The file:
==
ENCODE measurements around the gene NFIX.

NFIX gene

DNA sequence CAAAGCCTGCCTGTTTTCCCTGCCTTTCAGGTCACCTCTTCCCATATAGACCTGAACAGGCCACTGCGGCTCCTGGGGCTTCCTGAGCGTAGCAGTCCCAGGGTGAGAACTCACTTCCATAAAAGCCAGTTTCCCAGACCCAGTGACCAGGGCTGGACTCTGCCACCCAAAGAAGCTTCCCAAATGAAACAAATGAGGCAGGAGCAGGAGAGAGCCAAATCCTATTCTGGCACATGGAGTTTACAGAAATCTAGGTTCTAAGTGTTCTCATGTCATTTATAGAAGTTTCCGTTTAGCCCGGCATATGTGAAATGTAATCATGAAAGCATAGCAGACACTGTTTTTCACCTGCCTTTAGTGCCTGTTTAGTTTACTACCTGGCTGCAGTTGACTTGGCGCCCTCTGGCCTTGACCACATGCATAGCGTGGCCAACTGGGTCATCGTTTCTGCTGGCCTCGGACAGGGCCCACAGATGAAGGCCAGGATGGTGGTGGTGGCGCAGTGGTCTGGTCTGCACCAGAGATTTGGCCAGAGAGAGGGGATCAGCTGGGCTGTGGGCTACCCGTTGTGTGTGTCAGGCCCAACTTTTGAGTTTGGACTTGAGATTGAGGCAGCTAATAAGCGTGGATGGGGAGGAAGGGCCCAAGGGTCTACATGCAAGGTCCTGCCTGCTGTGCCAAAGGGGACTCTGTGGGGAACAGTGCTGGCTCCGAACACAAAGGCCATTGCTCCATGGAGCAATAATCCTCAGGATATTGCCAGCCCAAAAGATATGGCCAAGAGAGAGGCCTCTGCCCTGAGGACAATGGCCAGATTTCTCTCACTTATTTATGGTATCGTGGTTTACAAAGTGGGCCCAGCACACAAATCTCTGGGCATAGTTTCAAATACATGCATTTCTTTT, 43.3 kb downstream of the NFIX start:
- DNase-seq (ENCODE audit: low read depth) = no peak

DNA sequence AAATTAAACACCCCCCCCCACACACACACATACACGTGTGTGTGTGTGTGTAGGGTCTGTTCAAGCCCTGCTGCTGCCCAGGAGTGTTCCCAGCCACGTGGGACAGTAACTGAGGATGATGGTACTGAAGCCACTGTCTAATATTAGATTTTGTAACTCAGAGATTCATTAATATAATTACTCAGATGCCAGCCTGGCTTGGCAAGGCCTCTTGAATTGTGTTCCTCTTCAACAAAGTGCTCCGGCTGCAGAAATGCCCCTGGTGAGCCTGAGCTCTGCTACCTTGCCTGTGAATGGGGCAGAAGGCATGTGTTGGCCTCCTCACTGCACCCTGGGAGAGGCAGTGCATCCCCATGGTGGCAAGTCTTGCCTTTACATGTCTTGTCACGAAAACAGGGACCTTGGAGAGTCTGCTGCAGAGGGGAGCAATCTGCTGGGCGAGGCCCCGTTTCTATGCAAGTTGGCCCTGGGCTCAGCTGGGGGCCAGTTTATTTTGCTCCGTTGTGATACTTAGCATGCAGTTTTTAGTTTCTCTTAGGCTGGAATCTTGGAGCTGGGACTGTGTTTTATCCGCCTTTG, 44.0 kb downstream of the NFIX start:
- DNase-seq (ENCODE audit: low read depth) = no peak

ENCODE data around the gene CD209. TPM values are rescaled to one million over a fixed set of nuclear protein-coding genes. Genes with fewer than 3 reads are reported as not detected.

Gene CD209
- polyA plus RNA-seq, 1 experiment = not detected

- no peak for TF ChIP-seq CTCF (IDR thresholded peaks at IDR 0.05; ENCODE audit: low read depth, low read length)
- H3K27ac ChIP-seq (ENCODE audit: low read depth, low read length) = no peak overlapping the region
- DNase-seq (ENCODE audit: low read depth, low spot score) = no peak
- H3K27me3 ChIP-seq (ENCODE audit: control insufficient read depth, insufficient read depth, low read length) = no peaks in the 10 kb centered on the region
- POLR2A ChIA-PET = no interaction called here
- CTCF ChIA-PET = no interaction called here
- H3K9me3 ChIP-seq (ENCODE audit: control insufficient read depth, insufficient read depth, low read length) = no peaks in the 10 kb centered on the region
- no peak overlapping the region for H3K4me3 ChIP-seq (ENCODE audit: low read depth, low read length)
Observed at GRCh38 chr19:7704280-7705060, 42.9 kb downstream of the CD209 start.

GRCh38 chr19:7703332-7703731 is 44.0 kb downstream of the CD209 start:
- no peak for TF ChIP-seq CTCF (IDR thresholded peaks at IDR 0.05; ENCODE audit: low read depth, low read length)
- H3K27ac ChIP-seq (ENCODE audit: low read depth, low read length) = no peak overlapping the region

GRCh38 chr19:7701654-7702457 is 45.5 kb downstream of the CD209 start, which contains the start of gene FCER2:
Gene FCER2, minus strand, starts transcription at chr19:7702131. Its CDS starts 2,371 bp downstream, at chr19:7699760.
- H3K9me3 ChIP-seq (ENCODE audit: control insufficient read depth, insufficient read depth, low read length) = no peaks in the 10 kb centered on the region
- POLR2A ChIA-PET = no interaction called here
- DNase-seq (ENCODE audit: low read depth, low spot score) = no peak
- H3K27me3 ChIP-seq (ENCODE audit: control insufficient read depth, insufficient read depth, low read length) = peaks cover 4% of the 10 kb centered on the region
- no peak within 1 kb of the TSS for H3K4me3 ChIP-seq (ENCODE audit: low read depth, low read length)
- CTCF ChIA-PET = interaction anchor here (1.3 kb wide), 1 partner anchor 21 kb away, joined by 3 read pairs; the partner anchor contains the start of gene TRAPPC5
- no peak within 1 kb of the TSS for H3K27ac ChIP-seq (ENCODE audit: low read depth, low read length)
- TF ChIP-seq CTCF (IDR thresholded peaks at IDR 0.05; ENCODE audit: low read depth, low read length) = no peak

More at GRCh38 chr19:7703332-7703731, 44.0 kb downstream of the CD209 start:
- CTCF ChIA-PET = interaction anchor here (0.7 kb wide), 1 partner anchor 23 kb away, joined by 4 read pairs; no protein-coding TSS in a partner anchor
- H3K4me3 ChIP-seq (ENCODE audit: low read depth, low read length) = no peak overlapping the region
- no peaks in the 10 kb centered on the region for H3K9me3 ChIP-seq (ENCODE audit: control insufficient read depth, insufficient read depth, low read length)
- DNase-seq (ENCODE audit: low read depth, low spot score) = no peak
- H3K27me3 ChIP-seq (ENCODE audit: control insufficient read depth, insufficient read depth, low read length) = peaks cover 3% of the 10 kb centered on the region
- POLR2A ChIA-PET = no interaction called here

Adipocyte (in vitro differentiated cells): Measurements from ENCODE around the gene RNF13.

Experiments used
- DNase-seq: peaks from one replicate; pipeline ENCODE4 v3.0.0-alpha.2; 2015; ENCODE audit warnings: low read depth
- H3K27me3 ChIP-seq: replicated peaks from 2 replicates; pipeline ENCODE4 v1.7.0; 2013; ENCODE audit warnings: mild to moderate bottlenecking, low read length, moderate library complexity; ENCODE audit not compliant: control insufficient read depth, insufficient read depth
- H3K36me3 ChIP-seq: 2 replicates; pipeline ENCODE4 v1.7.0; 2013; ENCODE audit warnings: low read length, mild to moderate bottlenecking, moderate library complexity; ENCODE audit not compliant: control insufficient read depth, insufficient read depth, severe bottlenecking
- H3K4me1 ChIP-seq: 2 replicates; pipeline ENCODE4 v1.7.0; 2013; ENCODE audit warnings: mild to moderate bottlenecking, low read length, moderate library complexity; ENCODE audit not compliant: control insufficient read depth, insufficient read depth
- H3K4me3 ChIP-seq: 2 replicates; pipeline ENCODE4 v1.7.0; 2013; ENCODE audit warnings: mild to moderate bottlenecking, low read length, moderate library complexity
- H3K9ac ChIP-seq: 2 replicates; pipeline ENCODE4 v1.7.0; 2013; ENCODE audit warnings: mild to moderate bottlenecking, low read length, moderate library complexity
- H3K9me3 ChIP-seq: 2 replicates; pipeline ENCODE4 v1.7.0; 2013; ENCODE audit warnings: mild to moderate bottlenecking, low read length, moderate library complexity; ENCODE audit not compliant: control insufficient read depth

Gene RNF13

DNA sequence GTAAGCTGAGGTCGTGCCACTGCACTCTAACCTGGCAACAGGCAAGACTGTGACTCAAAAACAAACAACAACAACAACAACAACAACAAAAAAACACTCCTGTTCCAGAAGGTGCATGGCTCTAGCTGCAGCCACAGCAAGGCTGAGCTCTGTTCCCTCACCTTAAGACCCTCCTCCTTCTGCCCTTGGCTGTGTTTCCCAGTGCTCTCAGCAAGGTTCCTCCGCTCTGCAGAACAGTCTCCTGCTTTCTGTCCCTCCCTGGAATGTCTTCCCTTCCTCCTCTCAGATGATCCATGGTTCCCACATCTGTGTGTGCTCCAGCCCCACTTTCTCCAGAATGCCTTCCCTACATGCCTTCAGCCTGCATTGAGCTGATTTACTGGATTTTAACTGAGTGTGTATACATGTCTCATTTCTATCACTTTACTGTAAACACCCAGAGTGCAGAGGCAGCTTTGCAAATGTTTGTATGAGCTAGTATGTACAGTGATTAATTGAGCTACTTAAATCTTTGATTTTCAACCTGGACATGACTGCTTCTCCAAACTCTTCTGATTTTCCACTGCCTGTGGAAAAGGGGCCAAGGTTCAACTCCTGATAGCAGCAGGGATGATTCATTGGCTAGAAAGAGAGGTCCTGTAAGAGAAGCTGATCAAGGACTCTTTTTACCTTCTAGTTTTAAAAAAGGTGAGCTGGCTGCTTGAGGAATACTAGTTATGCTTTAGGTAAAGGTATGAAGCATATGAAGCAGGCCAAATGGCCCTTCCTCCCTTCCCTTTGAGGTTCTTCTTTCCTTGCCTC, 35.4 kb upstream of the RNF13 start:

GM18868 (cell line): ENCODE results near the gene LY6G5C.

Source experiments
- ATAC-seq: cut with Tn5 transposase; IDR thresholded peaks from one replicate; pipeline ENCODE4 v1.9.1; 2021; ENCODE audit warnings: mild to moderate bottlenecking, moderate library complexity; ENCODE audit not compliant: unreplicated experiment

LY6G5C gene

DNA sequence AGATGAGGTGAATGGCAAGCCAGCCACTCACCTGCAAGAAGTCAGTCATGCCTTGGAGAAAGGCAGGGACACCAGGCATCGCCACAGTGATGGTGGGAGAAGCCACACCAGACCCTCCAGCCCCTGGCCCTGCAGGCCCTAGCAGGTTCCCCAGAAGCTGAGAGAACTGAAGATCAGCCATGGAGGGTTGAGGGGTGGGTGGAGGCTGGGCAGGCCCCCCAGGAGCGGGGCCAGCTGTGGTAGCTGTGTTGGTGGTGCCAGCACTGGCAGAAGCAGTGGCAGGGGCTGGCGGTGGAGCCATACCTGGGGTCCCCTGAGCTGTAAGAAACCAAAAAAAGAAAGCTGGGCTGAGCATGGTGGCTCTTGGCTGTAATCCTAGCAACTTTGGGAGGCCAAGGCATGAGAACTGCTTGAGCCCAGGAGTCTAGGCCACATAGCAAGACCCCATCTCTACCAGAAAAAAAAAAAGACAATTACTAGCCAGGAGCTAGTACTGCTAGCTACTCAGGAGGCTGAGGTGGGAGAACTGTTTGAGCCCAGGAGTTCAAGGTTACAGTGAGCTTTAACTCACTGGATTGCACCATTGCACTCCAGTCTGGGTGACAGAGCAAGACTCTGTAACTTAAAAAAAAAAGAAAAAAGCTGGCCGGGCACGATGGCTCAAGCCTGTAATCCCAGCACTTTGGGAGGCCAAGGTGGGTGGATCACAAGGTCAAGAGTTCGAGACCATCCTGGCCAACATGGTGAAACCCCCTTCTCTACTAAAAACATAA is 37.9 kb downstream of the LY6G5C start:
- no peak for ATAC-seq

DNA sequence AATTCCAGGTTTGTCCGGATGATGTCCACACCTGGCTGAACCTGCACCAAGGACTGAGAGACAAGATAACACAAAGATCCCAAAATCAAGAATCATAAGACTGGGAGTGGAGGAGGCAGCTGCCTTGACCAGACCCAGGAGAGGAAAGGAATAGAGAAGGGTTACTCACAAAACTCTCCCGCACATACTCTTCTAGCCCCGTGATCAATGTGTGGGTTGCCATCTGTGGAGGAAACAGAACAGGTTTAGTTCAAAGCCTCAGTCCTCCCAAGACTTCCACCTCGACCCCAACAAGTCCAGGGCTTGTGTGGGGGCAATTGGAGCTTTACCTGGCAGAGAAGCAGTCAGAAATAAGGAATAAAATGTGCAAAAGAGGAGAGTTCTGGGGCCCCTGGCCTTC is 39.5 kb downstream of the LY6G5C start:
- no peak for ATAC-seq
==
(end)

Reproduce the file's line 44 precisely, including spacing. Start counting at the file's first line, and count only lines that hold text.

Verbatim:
- H3K4me1 ChIP-seq: 2 replicates; pipeline ENCODE4 v1.7.0; 2013; ENCODE audit warnings: mild to moderate bottlenecking, low read length, moderate library complexity; ENCODE audit not compliant: control insufficient read depth, insufficient read depth